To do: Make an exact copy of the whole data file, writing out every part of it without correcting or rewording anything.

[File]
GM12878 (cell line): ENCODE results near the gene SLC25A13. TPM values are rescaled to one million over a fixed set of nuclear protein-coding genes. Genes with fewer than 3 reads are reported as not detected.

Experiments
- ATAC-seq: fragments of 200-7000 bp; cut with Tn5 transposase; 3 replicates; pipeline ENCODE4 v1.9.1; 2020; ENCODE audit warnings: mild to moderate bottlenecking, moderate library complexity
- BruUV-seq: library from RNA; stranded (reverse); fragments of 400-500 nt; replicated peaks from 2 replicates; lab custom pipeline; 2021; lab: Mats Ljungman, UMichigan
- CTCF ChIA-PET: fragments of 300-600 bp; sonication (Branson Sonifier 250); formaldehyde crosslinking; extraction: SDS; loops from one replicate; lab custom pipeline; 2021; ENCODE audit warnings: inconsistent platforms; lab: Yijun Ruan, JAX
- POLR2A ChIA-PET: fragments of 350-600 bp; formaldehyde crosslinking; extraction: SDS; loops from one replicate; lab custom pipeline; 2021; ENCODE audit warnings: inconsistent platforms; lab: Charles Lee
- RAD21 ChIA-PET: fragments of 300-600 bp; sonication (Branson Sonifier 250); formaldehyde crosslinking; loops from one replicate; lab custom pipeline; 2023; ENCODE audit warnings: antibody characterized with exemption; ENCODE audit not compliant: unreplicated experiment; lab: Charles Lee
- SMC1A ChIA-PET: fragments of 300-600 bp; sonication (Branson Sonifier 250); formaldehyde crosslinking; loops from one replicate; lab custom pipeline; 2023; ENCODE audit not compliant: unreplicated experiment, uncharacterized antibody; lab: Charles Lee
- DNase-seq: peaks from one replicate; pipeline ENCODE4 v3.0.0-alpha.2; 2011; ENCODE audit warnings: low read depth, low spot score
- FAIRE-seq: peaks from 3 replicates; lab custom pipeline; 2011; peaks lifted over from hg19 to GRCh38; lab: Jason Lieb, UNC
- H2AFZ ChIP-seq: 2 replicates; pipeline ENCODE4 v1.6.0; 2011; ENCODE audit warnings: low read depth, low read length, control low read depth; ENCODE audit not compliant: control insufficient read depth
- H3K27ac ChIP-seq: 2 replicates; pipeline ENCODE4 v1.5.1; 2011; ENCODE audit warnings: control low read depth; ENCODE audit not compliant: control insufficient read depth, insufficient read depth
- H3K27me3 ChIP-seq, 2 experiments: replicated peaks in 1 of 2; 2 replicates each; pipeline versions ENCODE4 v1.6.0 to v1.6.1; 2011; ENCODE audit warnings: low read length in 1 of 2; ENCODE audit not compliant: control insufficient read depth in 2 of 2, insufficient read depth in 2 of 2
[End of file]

GM12878 (cell line): ENCODE results near the gene SLC25A13. TPM values are rescaled to one million over a fixed set of nuclear protein-coding genes. Genes with fewer than 3 reads are reported as not detected.

Experiments
- ATAC-seq: fragments of 200-7000 bp; cut with Tn5 transposase; 3 replicates; pipeline ENCODE4 v1.9.1; 2020; ENCODE audit warnings: mild to moderate bottlenecking, moderate library complexity
- BruUV-seq: library from RNA; stranded (reverse); fragments of 400-500 nt; replicated peaks from 2 replicates; lab custom pipeline; 2021; lab: Mats Ljungman, UMichigan
- CTCF ChIA-PET: fragments of 300-600 bp; sonication (Branson Sonifier 250); formaldehyde crosslinking; extraction: SDS; loops from one replicate; lab custom pipeline; 2021; ENCODE audit warnings: inconsistent platforms; lab: Yijun Ruan, JAX
- POLR2A ChIA-PET: fragments of 350-600 bp; formaldehyde crosslinking; extraction: SDS; loops from one replicate; lab custom pipeline; 2021; ENCODE audit warnings: inconsistent platforms; lab: Charles Lee
- RAD21 ChIA-PET: fragments of 300-600 bp; sonication (Branson Sonifier 250); formaldehyde crosslinking; loops from one replicate; lab custom pipeline; 2023; ENCODE audit warnings: antibody characterized with exemption; ENCODE audit not compliant: unreplicated experiment; lab: Charles Lee
- SMC1A ChIA-PET: fragments of 300-600 bp; sonication (Branson Sonifier 250); formaldehyde crosslinking; loops from one replicate; lab custom pipeline; 2023; ENCODE audit not compliant: unreplicated experiment, uncharacterized antibody; lab: Charles Lee
- DNase-seq: peaks from one replicate; pipeline ENCODE4 v3.0.0-alpha.2; 2011; ENCODE audit warnings: low read depth, low spot score
- FAIRE-seq: peaks from 3 replicates; lab custom pipeline; 2011; peaks lifted over from hg19 to GRCh38; lab: Jason Lieb, UNC
- H2AFZ ChIP-seq: 2 replicates; pipeline ENCODE4 v1.6.0; 2011; ENCODE audit warnings: low read depth, low read length, control low read depth; ENCODE audit not compliant: control insufficient read depth
- H3K27ac ChIP-seq: 2 replicates; pipeline ENCODE4 v1.5.1; 2011; ENCODE audit warnings: control low read depth; ENCODE audit not compliant: control insufficient read depth, insufficient read depth
- H3K27me3 ChIP-seq, 2 experiments: replicated peaks in 1 of 2; 2 replicates each; pipeline versions ENCODE4 v1.6.0 to v1.6.1; 2011; ENCODE audit warnings: low read length in 1 of 2; ENCODE audit not compliant: control insufficient read depth in 2 of 2, insufficient read depth in 2 of 2